Council Tax Reduction - how your income is worked out if you are treated as a pensioner
Are you treated as a pensioner for Council Tax Reduction (CTR) calculations
You are treated as a pensioner for CTR calculations if:
- you have reached the qualifying age for state pension credit (this may not be your actual age), and
- neither you, nor your partner is receiving income support, income-based jobseeker's allowance (JSA), income-related employment and support allowance (ESA) or Universal Credit (UC).
If you are part of a couple and only one of you has reached the qualifying age for state pension credit, for your application to be assessed under the pensioner rules it should be the person who has reached pension credit age who is the CTR applicant.
You can find information about the qualifying age for state pension credit on the GOV.UK website.
If you are treated as a pensioner for CTR calculations there are special rules about how your income is treated when calculating CTR.
The rules depend on whether you or your partner:
- get the guarantee part of pension credit
- get the savings part of pension credit, but not the guarantee part
- don't get pension credit.
The rules about calculating your income for CTR are complicated. Your local authority website may have a tool that you can use, but if you want more information about how income is treated for CTR, you should consult an experienced adviser, for example, at a Citizens Advice Bureau - where to get advice.
If you get the guarantee part of pension credit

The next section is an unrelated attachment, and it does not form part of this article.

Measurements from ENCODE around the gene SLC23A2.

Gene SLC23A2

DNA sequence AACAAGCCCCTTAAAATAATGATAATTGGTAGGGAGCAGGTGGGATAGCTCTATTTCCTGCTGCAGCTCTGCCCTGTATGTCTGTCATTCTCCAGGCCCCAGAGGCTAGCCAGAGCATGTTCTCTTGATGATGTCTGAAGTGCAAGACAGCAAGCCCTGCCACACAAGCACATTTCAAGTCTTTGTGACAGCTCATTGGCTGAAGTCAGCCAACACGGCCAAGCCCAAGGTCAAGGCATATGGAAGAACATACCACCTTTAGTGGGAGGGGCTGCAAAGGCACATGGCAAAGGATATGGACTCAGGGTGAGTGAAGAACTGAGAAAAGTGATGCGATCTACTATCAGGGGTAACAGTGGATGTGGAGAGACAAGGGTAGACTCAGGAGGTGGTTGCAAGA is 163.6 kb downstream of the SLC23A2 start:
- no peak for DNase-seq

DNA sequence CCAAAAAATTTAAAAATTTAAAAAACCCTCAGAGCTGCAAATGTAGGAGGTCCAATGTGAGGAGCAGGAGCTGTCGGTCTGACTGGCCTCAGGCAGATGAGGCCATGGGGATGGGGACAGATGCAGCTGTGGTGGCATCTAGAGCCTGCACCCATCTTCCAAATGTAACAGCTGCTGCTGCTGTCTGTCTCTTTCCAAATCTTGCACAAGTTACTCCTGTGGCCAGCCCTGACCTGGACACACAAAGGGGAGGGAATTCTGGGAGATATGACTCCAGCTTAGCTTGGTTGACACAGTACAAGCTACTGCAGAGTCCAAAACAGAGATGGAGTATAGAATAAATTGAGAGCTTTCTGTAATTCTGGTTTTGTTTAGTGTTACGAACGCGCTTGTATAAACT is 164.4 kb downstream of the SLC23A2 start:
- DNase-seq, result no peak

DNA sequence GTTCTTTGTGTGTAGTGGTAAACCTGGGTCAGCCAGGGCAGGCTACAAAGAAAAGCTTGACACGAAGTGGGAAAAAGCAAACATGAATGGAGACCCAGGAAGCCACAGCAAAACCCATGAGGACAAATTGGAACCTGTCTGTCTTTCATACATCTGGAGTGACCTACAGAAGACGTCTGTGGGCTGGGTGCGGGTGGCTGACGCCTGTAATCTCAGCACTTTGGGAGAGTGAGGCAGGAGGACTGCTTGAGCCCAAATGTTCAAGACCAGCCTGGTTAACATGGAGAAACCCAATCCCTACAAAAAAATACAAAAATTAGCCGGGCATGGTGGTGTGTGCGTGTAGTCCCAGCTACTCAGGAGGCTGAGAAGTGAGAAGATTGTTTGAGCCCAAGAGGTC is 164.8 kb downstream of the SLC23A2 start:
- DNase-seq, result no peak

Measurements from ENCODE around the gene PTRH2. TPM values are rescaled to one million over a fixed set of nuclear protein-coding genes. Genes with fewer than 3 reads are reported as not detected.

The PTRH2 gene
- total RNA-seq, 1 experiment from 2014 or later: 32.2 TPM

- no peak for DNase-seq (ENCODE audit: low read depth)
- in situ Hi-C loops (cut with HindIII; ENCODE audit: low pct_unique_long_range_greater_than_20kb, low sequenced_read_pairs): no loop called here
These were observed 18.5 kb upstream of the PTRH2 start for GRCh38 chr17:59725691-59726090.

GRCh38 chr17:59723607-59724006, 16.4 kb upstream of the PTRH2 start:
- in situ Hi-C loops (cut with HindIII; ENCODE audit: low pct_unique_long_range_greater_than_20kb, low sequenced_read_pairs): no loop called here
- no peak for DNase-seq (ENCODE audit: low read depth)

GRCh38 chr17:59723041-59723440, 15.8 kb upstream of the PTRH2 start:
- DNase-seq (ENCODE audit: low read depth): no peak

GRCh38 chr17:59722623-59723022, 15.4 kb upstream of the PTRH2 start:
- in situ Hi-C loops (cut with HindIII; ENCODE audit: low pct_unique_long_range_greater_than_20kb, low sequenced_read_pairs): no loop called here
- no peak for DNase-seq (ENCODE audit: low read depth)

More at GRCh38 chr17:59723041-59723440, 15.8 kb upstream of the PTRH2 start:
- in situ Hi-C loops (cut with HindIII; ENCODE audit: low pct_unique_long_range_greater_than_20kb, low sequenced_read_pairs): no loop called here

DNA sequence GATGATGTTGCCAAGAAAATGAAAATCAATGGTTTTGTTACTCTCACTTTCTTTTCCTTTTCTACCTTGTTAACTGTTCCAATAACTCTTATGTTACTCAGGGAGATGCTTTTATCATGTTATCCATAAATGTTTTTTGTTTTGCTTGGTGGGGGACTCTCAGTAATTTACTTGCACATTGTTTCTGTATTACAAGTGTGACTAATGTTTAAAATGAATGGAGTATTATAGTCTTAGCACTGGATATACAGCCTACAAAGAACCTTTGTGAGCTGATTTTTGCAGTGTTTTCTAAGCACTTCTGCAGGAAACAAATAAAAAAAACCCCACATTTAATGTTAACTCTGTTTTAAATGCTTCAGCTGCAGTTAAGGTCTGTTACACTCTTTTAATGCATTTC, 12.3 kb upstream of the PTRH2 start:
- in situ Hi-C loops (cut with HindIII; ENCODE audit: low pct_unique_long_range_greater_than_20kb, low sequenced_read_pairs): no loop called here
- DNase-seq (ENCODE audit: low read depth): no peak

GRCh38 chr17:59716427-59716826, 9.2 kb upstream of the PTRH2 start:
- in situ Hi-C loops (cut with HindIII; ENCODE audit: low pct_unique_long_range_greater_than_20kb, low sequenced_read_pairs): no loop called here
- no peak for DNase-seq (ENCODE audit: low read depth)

If you or your partner get the guarantee part of pension credit, or both the guarantee part and the savings part, your income is ignored and you will be entitled to the maximum CTR, but there may be a deduction for any non-dependants who live in your household.
If you get the savings part of pension credit but not the guarantee part
If you or your partner get the savings part of pension credit but not the guarantee credit, the Pension Service will need to give your local authority the figure for your income that they used to calculate your savings credit. The local authority uses this figure to begin to work out how much CTR you are entitled to but some adjustments will have to be made to the figures.
If you don't get pension credit
If neither you nor your partner gets pension credit, the local authority will need to work out your income as a weekly amount to see if you are entitled to CTR and, if you are, how much CTR you are entitled to. Your income includes your partner's income. If you are claiming Universal Credit (UC), your local authority should use the UC maximum amount for your applicable amount.
If you don’t get UC, your income is worked out in a similar way to someone who is not treated as a pensioner.
If your income is the same as, or less than, the amount the government says you need to live on (called your applicable amount) you will receive maximum CTR, but there may be a deduction for any non-dependants.
If your income is more than your applicable amount, work out the difference between them. Now work out 20 per cent of the difference figure and take this amount from your maximum CTR less any deduction for non-dependants. The result is the amount of your CTR.
Water and sewerage charges
Don’t forget that you may still have to pay water and sewerage charges, collected with your council tax.
Other useful information
For more information about pension credit, see Benefits for older people